Decreasing green spaces is a significant concern in today’s compact cities while they provide various dimensions of sustainability; therefore, sustainable development has become the key idea to solve a series of environmental, economic and social problems. Because urban green space can be seen from different distinct disciplinary perspectives, this study reviews theories and material based on multidisciplinary and transdisciplinary approaches. Urban development and renewal should be accompanied by a green vision, to insert more plantable spaces into the urban environment. Therefore, sustainable urban planning, design and management are needed to improve urban greening by innovative and creative strategies.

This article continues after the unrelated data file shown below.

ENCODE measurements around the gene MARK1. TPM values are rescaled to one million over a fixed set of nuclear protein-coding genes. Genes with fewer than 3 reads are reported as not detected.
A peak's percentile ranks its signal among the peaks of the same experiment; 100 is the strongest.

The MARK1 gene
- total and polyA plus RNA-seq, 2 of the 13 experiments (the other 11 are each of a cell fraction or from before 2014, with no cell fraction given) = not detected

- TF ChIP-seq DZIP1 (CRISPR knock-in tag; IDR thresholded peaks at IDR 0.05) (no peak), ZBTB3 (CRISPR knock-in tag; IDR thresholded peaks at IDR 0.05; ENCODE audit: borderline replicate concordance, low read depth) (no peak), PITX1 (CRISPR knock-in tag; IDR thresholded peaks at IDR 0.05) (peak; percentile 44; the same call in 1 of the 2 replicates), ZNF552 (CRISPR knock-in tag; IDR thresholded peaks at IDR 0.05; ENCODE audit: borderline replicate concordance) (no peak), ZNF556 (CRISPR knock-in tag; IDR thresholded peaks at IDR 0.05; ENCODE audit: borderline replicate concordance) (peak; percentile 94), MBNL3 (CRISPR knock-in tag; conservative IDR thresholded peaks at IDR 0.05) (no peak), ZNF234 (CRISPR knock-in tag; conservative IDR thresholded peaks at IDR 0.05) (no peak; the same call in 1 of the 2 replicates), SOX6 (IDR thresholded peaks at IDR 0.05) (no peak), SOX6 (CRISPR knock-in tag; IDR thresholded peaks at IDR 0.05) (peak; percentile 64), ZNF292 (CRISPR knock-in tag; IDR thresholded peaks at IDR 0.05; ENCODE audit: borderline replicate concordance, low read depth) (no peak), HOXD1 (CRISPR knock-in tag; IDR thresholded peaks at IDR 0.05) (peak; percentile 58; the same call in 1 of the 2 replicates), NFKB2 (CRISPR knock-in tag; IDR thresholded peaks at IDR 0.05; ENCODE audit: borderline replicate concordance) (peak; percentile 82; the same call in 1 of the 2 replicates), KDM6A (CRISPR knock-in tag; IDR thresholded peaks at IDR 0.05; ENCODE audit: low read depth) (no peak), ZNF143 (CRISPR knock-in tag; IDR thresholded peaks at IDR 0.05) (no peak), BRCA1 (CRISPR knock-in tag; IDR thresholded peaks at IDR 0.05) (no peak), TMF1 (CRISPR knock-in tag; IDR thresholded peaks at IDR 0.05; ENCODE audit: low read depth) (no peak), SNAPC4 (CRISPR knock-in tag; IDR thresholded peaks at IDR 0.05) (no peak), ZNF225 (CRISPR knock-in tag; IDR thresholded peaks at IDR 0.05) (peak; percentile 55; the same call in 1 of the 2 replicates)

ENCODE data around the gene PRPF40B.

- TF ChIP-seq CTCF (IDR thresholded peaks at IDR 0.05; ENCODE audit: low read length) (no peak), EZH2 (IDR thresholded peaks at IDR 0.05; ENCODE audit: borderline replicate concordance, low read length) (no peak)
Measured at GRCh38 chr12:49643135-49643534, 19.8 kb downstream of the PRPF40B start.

Private green spaces are considered an important part of urban greenery. However, the extent of private green spaces in an informal city like Kabul is unknown. To this end, this study has mapped out the private green spaces in the informal settlements of Kabul city. A Geographic Information System (GIS)-supervised image classification technique was used to identify these private green spaces in three of the 22 police districts (PDs) in the city. Briefly, the classification consisted of defining training samples, extraction of signature and classification of the imagery. As a result, 330.3 hectares were identified as private green spaces, which made up 12.3 % of the total area of informal settlements in these three districts. With 217.1 hectares, PD7 had the largest area of private green spaces among the three police districts, contributing to 65.7 % of the overall area of private green spaces, followed by PD8 (21.3 %) and PD16 (13 %). In future, the map generated in this study could be used to monitor, manage and conserve the existing urban greenery in the face of private green spaces. The results could also be utilised by the Kabul Municipality and other relevant departments to implement an upgrading programme in the informal settlements of Kabul city, which would lead to fulfilling the environmental needs of the residents.